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Sedan borrows heavily from Honda Civic

The ILX goes on sale May 22 and Acura hopes to sell 40,000 units in the U.S. annually.

PHOENIX -- After leaving the entry-luxury fray when it killed the RSX hatchback in 2006, Acura has returned with the 2013 ILX sedan.

Like the RSX -- and the Integra that preceded it -- the ILX shares its bones with the Honda Civic. This isn't the first luxury car to take its underpinnings from a mass-market cousin. But while the interiors of the Civic and the ILX are suitably different, the driving dynamics of the Acura feel too similar to the Civic.

The basics: The base 2.0-liter engine -- exclusive to the ILX -- can manage 60 mph from a stop in 9.6 seconds, a bit poky for this segment. It comes with a five-speed automatic transmission with paddle shifters. It has quicker shift response than Acura's slightly larger TSX, but with reduced shift shock.

For those who want more ILX performance, the 201-hp 2.4-liter four-banger from the Civic Si also is available, but only with a six-speed stick. And for fuel misers, the ILX offers an Acura version of the Civic Hybrid that allows for cruising in EV mode between 10 and 45 mph. The ILX Hybrid gets an estimated 39 mpg city/38 highway.

The base ILX 2.0-liter edition is priced from $26,795, including destination charges. The upgraded 2.4-liter version starts at $30,095, while the ILX Hybrid starts at $29,795.

Notable features: The ILX has the same suspension setup as the Civic, but with slightly different geometry. The shocks have additional damping for a smoother ride. Also, the steering ratio is quicker than the Civic's for more immediate response. The diameter of the ILX steering shaft is thicker than the Civic's, reducing steering wheel vibrations.

The interior fittings, switchgear and materials have nothing in common with the Civic, which is a relief. Active noise control uses the audio speakers to limit road noise in the cabin.

Standard features include keyless access, moonroof, 16-inch wheels, leather-wrapped steering wheel, Bluetooth connectivity, dual-zone climate control, speed-sensing windshield wipers, multi-information display, one-touch turn signals, and multiview rearview camera. There's also a CD stereo with USB connection, Pandora Internet radio and SMS text messaging.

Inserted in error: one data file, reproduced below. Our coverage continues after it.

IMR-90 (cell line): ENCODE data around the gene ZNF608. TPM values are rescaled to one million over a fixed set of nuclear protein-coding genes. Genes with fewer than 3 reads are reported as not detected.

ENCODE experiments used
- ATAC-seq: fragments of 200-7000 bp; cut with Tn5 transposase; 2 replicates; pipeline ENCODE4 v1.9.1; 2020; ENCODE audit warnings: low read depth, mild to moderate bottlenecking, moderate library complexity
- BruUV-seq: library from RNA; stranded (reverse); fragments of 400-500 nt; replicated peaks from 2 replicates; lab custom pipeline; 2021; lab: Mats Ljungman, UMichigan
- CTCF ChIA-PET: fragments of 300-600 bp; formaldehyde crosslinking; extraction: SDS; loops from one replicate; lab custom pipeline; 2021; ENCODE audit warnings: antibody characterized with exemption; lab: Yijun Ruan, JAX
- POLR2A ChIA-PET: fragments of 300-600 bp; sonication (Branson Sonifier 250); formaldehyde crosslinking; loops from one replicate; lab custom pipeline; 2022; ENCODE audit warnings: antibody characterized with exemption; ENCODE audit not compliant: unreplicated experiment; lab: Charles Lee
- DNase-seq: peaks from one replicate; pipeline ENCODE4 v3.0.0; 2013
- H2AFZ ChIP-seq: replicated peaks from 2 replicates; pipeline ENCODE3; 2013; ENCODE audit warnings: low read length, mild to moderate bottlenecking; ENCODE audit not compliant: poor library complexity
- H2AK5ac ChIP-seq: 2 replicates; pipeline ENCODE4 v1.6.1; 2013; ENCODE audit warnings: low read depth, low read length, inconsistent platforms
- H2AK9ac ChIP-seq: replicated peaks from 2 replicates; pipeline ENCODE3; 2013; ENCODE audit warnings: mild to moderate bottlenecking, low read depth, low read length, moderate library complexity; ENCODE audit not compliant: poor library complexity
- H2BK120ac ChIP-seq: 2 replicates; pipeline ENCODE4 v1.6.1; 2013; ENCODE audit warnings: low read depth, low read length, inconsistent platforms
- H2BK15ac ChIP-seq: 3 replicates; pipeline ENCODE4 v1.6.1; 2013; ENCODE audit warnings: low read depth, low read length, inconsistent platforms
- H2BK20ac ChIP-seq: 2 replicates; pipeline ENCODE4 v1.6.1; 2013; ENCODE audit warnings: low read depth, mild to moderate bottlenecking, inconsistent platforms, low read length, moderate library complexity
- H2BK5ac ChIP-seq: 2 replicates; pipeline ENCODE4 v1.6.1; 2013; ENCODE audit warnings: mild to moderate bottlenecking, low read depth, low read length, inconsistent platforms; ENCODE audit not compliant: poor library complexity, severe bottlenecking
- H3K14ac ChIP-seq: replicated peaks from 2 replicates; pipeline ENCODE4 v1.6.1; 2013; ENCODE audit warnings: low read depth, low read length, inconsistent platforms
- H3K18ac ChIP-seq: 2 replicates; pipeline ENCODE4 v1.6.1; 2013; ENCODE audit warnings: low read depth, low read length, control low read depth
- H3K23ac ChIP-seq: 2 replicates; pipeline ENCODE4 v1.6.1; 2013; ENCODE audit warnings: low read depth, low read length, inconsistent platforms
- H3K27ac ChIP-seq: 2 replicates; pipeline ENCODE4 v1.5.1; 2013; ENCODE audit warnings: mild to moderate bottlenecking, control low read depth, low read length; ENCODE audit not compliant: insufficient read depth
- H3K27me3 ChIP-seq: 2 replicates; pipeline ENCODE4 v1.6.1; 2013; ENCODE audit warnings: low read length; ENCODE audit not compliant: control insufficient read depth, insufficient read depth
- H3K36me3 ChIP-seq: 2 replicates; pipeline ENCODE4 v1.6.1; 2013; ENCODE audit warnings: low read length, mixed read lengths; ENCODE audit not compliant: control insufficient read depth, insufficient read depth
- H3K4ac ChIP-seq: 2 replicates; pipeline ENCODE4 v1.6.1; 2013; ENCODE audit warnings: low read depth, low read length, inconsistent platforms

What Acura says: "We originally thought of developing and styling the car to be low and wide with a coupe flavor," said Takeshi Nakamura, ILX large project leader. "But young customers use the back seat for business and in other ways. There's a real convenience of having four doors."

Compromises and shortcomings: Headroom is tight for a six-footer. The base seats are cloth, not faux leather. As for the suspension, the emphasis is more on smooth ride than precision handling -- another way of saying that the "I" in ILX does not stand for "Integra."

The market: The ILX goes on sale May 22. Acura hopes to sell 40,000 U.S. units annually. Acura predicts the "near-premium" segment will grow from 76,000 units this year to 165,500 in 2017 as Gen Y buyers want a taste of luxury on a budget.

The ILX is produced on the same line as the Civic, in Greensburg, Ind. Originally it was to be built in Sayama, Japan. But last year's earthquake and tsunami -- not to mention the strong yen -- spurred Honda to change plans. The ILX also will be sold in Canada, Mexico and China.

The skinny: The base engine, which will account for most ILX sales, is underpowered for an entry-luxury vehicle. The exterior styling is bland, and too close to the down-market Hyundai Elantra. Second-row seating is tight, but not as bad as the Buick Verano. And it's a $7,000 price bump from the Civic from which it is derived. Could be a tough sell against the Verano, Lexus CT 200h and Audi A3.

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